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90s Slang You Should Know


[dohl-druh mz, dol-, dawl-] /ˈdoʊl drəmz, ˈdɒl-, ˈdɔl-/
noun, (used with a plural verb)
a state of inactivity or stagnation, as in business or art:
August is a time of doldrums for many enterprises.
the doldrums.
  1. a belt of calms and light baffling winds north of the equator between the northern and southern trade winds in the Atlantic and Pacific oceans.
  2. the weather prevailing in this area.
a dull, listless, depressed mood; low spirits.
Origin of doldrums
1795-1805; obsolete dold stupid (see dolt) + -rum(s) (plural) noun suffix (see tantrum)
3. depression, gloom, melancholy, dejection. Unabridged
Based on the Random House Dictionary, © Random House, Inc. 2017.
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Examples from the Web for doldrums
Contemporary Examples
Historical Examples
  • But we were in the doldrums; there was no telling where the southeast trades were, nor where we would pick them up.

  • After a year in the doldrums, Fleet was going to try to smash the Rebels again.

    A Question of Courage Jesse Franklin Bone
  • Well, we reached the tropics, and for three days the doldrums held us.

  • Oh, well, there was no sense in staying in the doldrums forever.

    Hunters Out of Space Joseph Everidge Kelleam
  • But she thought she saw the reason for it by the way Updyke brought the sick man out of his doldrums.

    Dreamy Hollow Sumner Charles Britton
British Dictionary definitions for doldrums


noun the doldrums
a depressed or bored state of mind
a state of inactivity or stagnation
  1. a belt of light winds or calms along the equator
  2. the weather conditions experienced in this belt, formerly a hazard to sailing vessels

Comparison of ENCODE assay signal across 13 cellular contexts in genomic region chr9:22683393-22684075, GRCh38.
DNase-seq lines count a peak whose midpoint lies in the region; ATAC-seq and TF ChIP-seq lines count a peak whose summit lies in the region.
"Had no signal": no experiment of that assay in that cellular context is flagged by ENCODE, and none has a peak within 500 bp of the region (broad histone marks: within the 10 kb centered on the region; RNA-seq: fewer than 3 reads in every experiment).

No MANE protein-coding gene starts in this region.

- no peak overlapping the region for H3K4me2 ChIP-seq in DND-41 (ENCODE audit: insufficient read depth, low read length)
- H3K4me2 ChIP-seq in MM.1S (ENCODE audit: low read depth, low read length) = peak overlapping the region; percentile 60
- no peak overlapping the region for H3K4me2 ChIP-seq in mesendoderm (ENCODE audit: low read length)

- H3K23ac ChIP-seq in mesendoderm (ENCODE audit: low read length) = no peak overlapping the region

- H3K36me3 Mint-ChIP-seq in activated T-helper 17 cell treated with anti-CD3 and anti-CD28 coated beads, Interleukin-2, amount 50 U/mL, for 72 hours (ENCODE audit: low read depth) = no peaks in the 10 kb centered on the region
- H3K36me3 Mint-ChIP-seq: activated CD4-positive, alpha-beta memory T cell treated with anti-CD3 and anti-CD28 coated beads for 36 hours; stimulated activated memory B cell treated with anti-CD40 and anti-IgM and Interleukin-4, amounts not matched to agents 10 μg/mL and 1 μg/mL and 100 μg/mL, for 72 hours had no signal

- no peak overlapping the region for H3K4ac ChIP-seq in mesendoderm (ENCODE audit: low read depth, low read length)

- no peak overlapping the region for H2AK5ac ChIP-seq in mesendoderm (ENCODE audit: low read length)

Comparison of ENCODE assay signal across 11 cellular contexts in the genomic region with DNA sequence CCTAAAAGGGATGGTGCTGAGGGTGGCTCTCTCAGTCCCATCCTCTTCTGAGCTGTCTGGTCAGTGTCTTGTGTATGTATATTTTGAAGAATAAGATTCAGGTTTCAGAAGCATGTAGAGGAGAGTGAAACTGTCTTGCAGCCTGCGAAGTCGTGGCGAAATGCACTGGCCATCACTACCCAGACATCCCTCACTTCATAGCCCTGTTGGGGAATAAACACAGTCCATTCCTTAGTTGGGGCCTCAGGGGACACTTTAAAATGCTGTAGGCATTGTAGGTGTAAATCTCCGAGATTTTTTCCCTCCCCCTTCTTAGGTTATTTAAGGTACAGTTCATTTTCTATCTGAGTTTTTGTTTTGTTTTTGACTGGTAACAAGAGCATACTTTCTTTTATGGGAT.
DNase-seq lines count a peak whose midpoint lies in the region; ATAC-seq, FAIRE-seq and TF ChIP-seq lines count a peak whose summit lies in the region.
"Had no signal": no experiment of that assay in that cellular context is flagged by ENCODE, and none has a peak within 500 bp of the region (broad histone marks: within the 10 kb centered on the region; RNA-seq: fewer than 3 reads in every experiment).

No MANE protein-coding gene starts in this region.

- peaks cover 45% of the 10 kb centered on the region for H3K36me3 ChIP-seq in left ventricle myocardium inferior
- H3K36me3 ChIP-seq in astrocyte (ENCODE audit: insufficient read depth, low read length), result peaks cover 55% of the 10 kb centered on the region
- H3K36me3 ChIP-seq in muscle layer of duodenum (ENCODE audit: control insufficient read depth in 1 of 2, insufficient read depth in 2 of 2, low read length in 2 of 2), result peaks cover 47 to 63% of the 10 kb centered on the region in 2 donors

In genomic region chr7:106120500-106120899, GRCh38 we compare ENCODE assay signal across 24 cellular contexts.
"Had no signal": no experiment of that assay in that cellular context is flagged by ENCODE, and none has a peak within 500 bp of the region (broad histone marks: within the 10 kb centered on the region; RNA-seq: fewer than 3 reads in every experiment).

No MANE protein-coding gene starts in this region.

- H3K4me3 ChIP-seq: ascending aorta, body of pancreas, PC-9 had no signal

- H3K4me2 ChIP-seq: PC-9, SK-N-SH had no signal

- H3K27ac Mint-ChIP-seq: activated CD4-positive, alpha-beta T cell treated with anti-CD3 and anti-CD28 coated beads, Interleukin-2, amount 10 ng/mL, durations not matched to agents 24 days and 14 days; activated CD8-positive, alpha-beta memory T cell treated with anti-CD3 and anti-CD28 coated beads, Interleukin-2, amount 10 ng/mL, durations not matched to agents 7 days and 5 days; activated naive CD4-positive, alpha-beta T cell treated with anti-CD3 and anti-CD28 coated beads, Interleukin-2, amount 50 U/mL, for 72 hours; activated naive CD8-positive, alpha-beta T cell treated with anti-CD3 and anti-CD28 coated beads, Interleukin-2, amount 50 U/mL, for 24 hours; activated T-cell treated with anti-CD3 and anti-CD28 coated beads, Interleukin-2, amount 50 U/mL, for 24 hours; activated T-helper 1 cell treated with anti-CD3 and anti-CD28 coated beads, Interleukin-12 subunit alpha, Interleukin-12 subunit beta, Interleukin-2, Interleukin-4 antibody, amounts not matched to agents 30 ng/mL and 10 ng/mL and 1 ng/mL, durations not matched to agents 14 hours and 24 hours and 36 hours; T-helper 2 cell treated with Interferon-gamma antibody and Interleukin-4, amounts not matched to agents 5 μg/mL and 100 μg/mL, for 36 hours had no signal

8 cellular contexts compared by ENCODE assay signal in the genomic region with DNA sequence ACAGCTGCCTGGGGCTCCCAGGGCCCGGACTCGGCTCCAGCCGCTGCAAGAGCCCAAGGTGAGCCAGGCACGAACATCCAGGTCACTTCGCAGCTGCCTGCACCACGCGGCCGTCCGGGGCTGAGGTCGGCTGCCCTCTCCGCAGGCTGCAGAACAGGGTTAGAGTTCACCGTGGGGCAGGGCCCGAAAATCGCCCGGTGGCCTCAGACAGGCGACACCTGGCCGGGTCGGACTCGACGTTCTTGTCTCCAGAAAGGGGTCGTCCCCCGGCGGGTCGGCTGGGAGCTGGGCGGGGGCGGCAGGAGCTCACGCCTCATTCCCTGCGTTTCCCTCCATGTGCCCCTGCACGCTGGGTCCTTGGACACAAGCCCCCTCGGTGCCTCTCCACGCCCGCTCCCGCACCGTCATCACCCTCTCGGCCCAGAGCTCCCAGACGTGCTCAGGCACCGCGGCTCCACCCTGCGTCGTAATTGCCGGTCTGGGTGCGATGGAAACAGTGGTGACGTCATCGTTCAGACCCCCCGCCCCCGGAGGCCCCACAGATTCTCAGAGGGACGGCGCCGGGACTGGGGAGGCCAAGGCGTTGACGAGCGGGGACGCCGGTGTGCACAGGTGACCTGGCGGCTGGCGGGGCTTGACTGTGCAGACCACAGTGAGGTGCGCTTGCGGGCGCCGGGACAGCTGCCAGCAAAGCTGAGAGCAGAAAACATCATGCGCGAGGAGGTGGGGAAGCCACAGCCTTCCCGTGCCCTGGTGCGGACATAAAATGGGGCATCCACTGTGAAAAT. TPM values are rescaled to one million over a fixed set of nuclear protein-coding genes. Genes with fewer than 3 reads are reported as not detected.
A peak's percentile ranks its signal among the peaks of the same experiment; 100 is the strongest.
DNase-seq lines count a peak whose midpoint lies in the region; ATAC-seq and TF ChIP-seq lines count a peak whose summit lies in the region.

Word Origin
C19: probably from Old English doldull, influenced by tantrum
Collins English Dictionary - Complete & Unabridged 2012 Digital Edition
© William Collins Sons & Co. Ltd. 1979, 1986 © HarperCollins
Publishers 1998, 2000, 2003, 2005, 2006, 2007, 2009, 2012
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Word Origin and History for doldrums

1811, from dulled, past participle of dullen, from Old English dol "foolish, dull," ending perhaps patterned on tantrum.

Online Etymology Dictionary, © 2010 Douglas Harper
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doldrums in Science
A region of the globe found over the oceans near the equator in the intertropical convergence zone and having weather characterized variously by calm air, light winds, or squalls and thunderstorms. Hurricanes originate in this region.
The American Heritage® Science Dictionary
Copyright © 2002. Published by Houghton Mifflin. All rights reserved.
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Idioms and Phrases with doldrums


The American Heritage® Idioms Dictionary
Copyright © 2002, 2001, 1995 by Houghton Mifflin Company. Published by Houghton Mifflin Company.
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